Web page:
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Microsoft Research 4-Year Studentship - Exploring motif-based design patterns for biological computation


Project Description

In computer software engineering, design patterns provide reusable solutions to frequently encountered problems that are independent of the programming language used for implementation. In this project, we will explore whether biology also exploits design patterns in the regulatory programs controlling cellular behaviours. Focusing on the role of small regulatory motifs that are known to be enriched in living systems, and which cluster in specific ways, we will employ formal methods to study the cellular functions that motifs support and their robustness to being used in different ways. A new regulatory system based on engineered RNA interactions will be developed to allow for the reliable creation of large regulatory circuits, which will then be used to explore the ability synthesise novel regulatory programs from motif-based design rules tackling a broad range of functionalities (e.g. decision making, oscillations, and pulse generation). Insight from this work will fuel exciting new approaches for the design of our own biological programs that go beyond the complexity of current approaches, while also providing a deeper understanding of the way biology harnesses the computational substrate of life itself.

The project will be based in the Biocompute Lab (www.biocomputelab.org) at the University of Bristol and performed in collaboration with the Biological Computation Group at Microsoft Research Cambridge (https://www.microsoft.com/en-us/research/group/biological-computation/).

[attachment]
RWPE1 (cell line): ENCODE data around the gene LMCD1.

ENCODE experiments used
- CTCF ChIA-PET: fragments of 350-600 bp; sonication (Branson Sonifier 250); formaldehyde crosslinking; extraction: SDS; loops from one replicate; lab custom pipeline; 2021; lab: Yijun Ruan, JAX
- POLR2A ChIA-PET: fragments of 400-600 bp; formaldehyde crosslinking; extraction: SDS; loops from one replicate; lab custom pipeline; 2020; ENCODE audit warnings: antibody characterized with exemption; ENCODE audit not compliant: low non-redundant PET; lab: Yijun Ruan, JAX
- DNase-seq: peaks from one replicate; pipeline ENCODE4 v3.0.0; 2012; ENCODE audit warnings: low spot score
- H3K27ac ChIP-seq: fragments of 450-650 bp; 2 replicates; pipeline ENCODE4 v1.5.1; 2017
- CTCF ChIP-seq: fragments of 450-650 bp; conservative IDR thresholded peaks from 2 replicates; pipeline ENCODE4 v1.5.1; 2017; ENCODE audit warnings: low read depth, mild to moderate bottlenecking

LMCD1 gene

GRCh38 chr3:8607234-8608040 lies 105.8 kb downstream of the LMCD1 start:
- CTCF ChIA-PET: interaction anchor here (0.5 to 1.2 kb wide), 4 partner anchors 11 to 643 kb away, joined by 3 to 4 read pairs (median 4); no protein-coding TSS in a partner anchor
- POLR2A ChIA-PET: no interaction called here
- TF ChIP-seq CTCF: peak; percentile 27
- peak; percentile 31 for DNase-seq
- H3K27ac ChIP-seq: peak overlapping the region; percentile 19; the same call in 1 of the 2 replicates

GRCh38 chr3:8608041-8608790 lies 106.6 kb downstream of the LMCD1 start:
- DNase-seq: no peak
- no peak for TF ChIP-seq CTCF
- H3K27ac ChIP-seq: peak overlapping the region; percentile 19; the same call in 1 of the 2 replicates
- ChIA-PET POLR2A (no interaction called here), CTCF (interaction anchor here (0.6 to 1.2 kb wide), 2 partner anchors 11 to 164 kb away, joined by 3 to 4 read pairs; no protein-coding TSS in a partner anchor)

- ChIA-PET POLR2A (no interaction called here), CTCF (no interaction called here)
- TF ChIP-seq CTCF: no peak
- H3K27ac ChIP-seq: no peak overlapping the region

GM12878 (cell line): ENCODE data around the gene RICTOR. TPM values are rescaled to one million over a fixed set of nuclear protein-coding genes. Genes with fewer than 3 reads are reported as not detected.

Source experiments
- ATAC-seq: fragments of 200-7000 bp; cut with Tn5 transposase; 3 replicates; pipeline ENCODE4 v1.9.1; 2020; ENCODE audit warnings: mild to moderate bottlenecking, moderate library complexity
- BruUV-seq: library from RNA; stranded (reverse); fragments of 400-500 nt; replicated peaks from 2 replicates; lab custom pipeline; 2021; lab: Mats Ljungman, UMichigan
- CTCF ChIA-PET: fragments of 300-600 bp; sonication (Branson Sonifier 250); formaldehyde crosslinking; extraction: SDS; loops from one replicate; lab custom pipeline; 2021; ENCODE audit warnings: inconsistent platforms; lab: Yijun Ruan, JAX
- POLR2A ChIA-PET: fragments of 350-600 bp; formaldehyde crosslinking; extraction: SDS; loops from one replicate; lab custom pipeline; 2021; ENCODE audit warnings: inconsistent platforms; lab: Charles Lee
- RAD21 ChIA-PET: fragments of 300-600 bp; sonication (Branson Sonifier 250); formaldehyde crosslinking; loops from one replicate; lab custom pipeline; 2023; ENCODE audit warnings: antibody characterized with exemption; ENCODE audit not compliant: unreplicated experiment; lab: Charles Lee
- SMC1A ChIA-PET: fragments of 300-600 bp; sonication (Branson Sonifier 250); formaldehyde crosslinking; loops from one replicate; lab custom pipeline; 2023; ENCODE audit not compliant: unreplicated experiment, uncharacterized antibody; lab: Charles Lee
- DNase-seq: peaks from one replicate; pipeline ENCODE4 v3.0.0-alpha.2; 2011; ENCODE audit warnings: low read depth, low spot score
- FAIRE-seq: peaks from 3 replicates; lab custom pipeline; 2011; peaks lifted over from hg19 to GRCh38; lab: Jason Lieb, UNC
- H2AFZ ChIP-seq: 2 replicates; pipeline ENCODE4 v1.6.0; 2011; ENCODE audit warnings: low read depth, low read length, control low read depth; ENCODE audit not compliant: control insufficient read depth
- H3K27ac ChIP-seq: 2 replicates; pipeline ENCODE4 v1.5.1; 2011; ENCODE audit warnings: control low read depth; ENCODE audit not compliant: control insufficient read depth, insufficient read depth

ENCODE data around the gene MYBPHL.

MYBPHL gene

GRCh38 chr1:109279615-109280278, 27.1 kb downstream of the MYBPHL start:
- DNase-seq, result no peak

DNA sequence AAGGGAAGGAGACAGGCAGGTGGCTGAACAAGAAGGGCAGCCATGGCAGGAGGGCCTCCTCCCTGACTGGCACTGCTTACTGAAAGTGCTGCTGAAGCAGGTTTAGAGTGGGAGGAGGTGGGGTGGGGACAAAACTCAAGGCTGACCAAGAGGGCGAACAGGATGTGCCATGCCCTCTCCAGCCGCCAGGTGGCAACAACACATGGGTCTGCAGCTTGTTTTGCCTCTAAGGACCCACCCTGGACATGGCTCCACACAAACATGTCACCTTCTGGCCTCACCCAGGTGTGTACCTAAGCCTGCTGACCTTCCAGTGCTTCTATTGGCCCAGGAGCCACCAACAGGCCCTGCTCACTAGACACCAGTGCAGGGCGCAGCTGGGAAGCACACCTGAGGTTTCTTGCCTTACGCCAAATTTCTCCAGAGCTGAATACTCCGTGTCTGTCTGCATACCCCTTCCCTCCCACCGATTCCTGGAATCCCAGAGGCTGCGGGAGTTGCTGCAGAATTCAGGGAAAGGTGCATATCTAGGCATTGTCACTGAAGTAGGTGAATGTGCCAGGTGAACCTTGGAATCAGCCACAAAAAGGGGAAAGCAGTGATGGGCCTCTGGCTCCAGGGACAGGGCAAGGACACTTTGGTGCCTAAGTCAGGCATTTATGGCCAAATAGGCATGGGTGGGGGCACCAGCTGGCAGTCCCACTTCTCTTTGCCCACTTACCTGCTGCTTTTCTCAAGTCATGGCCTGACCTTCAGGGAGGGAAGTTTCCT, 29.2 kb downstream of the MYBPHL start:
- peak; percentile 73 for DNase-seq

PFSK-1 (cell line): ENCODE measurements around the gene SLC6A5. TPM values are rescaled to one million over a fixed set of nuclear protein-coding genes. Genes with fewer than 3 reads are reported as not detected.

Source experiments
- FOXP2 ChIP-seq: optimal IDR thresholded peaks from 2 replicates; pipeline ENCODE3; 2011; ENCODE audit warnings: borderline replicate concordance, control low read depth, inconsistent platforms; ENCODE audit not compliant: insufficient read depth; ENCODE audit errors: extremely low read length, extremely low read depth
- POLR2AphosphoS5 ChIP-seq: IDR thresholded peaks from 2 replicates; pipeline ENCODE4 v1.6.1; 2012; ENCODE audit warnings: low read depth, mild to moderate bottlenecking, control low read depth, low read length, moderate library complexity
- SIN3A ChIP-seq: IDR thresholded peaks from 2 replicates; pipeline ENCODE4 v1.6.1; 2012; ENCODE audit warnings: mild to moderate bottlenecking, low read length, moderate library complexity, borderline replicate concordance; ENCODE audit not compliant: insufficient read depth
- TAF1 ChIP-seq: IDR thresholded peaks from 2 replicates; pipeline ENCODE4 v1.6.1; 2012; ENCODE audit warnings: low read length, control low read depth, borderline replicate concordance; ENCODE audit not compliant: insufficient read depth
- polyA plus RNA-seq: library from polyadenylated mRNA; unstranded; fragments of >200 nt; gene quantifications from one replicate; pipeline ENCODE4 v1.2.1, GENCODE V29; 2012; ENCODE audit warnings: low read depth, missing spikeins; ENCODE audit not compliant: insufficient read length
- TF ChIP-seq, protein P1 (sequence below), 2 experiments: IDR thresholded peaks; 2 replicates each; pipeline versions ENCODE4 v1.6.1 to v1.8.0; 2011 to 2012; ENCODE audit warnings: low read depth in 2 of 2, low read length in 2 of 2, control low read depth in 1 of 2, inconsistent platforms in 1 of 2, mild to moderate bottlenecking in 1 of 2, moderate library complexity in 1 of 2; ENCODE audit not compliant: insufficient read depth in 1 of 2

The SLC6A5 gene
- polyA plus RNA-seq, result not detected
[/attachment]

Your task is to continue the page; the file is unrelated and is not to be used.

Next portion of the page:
The successful candidate must fulfil EPSRC requirements (i.e. UK/EU citizen with the right to work in the UK for the duration of the PhD) and will have, or soon receive, a degree in a relevant subject area (e.g. natural sciences, biology, computer science, physics, chemistry, etc). They will also have a strong interest in engineering biology, willingness to learn about computational methods that will underpin the project, and ideally some experience of working in a laboratory environment or are able to demonstrate their passion for learning the necessary experimental skills. They will be highly motivated, collaborative, an excellent communicator, with a desire to work within a fast-paced and diverse multi-disciplinary team.

Funding Notes

Applicants must have at least a 2:1 degree in a relevant subject area. The funding covers tuition, stipend and research costs for 4 years.

References

"Living computers powered by biochemistry", The Biochemist 41, 14-18, 2019.
http://www.portlandpresspublishing.com/sites/default/files/biochemist/Synthetic%20Biology%20June%202019/BioJUNE19_All%28Gorochowski%29.pdf

"Organization of feed-forward loop motifs reveals architectural principles in natural and engineered networks", Science Advances 4, eaap9751, 2018.
http://advances.sciencemag.org/content/4/3/eaap9751

How good is research at University of Bristol in Biological Sciences?

FTE Category A staff submitted: 64.60

Research output data provided by the Research Excellence Framework (REF)

Click here to see the results for all UK universities

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